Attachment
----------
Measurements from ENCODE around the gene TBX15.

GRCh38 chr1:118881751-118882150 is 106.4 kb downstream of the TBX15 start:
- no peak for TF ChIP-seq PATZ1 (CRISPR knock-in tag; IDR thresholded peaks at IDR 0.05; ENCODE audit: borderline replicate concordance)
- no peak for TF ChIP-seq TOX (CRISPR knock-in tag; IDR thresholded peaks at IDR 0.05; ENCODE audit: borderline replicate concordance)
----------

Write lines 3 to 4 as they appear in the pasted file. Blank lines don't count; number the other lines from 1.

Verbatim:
- no peak for TF ChIP-seq PATZ1 (CRISPR knock-in tag; IDR thresholded peaks at IDR 0.05; ENCODE audit: borderline replicate concordance)
- no peak for TF ChIP-seq TOX (CRISPR knock-in tag; IDR thresholded peaks at IDR 0.05; ENCODE audit: borderline replicate concordance)